BY MATTHEW WIMBERLEY
What could I tell you
of bombs? I don’t know
how to sheathe lightning,
what it takes. What it takes.
Years before I learned to drive—
in an ’88 Jeep Wrangler
manual, three-on-a-tree shifter
seats rusted to the floor,
I spent two days in a classroom.
No one spoke. We watched
fire replay itself over and over.
Our bodies not grown—hearts pumping
blood, a hundred thousand miles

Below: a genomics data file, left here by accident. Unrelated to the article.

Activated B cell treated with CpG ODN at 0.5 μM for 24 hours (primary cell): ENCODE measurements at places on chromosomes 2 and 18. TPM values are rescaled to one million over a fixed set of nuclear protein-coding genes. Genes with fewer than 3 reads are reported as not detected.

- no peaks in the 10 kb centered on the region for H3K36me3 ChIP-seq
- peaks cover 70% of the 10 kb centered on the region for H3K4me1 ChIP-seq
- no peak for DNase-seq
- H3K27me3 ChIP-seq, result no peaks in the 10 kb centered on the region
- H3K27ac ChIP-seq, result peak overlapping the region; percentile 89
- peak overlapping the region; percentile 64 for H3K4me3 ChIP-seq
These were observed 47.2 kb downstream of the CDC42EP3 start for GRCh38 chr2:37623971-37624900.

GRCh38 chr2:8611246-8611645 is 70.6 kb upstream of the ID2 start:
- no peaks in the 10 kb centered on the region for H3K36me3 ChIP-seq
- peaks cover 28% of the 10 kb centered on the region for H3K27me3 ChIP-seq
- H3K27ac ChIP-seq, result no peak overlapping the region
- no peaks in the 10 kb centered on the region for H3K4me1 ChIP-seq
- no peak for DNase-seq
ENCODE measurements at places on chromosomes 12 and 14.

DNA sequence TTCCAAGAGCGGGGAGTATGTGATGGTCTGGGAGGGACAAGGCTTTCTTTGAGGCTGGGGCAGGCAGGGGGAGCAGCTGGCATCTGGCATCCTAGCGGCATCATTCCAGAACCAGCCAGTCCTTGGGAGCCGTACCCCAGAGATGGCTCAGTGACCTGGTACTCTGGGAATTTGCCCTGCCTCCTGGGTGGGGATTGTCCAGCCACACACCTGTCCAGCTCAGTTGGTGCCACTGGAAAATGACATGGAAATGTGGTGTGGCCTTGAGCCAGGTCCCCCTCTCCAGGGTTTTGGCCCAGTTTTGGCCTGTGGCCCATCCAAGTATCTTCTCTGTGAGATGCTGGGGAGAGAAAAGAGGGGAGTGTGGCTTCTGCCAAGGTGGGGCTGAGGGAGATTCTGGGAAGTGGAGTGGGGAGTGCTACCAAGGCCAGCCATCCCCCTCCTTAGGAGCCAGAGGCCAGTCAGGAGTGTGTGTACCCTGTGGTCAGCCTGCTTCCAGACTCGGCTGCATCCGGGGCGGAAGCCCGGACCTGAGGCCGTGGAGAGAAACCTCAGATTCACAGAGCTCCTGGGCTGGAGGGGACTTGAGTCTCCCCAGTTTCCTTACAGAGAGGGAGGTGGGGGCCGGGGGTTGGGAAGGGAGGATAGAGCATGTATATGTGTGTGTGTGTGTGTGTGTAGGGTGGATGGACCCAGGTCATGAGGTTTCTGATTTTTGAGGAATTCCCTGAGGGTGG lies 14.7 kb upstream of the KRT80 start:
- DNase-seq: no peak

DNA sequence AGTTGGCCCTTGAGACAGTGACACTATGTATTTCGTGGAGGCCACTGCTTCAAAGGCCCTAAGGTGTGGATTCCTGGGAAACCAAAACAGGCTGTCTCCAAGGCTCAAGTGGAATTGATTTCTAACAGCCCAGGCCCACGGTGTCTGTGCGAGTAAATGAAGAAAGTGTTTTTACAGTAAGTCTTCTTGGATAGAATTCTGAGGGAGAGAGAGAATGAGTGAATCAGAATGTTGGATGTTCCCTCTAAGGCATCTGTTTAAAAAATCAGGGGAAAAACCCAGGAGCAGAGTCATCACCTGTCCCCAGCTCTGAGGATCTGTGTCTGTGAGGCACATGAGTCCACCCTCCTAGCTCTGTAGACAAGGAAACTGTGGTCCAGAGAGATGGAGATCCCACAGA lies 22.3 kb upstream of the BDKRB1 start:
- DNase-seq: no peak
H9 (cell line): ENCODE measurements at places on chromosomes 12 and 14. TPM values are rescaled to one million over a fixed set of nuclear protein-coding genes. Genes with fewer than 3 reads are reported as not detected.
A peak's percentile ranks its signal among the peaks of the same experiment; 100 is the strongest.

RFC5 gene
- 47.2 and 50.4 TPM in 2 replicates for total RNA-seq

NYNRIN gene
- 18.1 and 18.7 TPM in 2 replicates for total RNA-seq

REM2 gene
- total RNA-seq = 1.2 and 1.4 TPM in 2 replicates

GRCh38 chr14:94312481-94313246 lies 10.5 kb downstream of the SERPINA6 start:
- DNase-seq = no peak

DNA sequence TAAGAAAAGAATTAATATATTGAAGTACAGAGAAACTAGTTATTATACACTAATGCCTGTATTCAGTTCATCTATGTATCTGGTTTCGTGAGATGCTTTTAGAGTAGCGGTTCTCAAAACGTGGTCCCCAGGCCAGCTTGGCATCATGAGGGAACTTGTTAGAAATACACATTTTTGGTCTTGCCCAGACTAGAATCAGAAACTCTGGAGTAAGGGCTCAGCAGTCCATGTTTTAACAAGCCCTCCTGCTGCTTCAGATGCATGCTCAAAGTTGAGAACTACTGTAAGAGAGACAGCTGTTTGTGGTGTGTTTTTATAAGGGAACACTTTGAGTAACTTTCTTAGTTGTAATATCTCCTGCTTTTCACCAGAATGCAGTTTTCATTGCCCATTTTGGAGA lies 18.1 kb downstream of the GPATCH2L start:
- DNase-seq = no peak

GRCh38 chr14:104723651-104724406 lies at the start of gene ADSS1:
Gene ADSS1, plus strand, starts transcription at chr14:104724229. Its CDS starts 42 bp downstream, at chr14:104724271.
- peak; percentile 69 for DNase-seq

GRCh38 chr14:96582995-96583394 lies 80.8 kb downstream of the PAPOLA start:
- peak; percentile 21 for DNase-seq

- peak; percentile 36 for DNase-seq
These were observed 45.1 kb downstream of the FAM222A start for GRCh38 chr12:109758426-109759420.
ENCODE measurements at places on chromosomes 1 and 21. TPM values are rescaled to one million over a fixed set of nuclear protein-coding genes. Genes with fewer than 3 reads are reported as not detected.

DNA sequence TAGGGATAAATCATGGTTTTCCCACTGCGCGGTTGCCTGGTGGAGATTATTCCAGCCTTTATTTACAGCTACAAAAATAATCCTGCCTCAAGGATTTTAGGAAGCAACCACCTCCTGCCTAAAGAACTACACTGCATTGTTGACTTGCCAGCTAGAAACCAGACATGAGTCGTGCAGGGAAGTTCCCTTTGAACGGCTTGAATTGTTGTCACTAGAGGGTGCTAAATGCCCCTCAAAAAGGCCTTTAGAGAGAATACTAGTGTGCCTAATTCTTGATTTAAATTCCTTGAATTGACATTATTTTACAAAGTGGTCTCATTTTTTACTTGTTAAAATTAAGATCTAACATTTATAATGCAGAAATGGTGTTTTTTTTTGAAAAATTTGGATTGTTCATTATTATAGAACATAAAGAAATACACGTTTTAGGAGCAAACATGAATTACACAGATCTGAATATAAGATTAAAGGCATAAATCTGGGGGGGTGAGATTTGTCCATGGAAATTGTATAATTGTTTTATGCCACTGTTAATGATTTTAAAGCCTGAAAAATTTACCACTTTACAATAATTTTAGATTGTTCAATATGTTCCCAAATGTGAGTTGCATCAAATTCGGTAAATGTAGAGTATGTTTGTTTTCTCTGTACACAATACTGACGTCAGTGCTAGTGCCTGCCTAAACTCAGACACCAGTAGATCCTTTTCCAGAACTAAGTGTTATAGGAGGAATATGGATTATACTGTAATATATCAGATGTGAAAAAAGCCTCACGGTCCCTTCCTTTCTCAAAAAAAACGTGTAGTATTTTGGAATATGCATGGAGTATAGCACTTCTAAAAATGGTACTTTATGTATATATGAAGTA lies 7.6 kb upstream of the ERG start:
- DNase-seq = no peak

of vessels woven around each bone.
On the televisions, towers fell
and re-fell every half hour,
the mindless collapse as sure
as waves pulled to shore.
I know nothing of bombs,
of dark eyed light jewels
over a desert loaded
with explosives and silence.
What I could tell you—those birds
in the yard each winter are juncos.
See how they move like ash
through the forest, through